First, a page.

Finding a gene for cleft lip and palate
Every year, around 1,000 babies are born in the UK with clefts in their lip or palate. Clefts, or splits, where structures of the nose and mouth have failed to join correctly, are among the most common birth defects in the world and can be traumatic for both the child and their family.
In 1998 Action Medical Research awarded £97,016 to Professor Michael Dixon, University of Manchester, to search for the gene responsible for causing Van der Woude Syndrome, one form of cleft lip and palate. Van der Woude Syndrome (VDWS) is an inherited and rare form of cleft lip and palate. Those affected typically face years of surgery to correct the split between their nose and mouth and possible gaps in the roof of the mouth.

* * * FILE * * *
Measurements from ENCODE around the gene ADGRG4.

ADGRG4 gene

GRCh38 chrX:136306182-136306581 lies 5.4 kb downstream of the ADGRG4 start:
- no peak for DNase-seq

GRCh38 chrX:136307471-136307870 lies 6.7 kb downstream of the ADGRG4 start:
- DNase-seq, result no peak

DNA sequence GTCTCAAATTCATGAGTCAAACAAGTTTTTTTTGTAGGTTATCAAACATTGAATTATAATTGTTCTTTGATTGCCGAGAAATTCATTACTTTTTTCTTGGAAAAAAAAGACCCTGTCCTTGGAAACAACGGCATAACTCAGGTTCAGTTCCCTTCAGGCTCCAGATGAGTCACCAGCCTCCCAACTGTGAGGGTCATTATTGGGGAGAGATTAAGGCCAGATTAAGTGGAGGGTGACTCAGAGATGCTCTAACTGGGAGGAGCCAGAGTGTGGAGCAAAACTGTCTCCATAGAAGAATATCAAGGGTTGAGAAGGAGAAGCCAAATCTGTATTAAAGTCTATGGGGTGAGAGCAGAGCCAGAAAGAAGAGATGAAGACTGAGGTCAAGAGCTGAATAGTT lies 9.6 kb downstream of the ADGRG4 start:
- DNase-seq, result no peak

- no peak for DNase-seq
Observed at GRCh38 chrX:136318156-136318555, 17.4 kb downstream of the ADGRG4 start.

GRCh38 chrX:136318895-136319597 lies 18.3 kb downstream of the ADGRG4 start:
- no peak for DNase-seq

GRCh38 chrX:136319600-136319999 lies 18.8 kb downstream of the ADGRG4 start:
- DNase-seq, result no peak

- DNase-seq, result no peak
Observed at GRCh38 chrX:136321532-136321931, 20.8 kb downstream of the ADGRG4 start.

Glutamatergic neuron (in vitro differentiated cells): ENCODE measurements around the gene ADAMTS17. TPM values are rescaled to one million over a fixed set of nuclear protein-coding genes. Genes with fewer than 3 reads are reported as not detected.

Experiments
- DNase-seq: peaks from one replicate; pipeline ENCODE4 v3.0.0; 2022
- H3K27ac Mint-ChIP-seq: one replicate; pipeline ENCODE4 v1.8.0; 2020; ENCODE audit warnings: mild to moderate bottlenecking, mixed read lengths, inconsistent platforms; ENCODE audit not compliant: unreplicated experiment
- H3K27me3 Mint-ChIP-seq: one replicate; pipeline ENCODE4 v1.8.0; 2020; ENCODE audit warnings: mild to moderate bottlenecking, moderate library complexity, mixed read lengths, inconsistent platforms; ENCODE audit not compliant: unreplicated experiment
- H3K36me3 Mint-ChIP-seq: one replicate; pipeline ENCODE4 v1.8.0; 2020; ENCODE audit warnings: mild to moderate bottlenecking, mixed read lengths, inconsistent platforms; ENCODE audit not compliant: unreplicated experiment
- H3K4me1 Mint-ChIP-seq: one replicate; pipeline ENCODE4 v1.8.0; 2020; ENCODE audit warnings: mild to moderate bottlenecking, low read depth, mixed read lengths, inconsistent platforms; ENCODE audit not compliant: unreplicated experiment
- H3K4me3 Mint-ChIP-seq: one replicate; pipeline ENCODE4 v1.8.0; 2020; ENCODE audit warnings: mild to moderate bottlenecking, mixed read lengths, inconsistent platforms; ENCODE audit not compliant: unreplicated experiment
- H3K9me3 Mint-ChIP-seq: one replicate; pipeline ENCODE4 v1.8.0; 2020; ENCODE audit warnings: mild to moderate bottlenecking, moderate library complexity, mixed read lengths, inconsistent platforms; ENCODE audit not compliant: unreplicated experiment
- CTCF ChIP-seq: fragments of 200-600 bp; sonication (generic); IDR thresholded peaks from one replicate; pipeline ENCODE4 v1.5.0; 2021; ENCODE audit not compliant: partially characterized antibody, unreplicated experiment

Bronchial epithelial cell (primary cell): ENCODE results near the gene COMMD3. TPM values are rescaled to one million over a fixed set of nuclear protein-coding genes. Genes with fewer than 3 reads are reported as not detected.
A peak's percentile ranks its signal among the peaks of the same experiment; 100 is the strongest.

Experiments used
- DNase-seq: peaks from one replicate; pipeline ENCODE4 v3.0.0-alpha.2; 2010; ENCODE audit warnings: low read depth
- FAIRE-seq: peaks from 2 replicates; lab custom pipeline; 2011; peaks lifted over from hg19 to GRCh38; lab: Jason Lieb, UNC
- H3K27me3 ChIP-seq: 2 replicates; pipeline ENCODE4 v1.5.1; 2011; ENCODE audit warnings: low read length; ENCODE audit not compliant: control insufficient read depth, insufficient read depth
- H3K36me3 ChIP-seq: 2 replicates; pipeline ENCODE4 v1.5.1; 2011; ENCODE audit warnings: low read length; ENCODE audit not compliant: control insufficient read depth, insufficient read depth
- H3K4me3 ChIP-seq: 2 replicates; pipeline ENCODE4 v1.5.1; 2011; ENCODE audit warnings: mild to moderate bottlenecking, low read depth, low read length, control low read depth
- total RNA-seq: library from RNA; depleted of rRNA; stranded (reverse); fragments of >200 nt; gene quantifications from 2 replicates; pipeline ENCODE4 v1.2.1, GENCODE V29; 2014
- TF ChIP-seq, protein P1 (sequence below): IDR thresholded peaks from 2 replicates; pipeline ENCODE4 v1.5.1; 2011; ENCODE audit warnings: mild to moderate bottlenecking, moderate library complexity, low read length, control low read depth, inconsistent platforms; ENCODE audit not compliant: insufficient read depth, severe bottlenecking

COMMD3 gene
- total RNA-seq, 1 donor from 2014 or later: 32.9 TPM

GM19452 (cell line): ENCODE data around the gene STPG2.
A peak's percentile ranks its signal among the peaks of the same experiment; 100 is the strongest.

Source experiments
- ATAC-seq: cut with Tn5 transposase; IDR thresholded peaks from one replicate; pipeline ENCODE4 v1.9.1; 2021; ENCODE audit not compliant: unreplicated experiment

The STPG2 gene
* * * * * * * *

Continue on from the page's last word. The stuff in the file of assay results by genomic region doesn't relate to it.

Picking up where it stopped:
Professor Dixon led a British research team, which worked in collaboration with scientists in the US. They used the latest DNA techniques to identify the faulty gene linked to VDWS, which previous studies had narrowed down to one particular chromosome (the structures in a cell that contain our genetic makeup). The identification of this gene helps our understanding of how clefts occur, not only in VDWS, but also in other types of cleft lip and palate, and this could help in the search for future treatments.
Since the study was completed, a genetic test for VDWS has been developed by the team. Genetic testing could help families affected by VDWS prepare in advance for having a child with this syndrome. The long-term goal for Professor Dixon and his colleagues remains to find a treatment that can be given during pregnancy to prevent this distressing condition.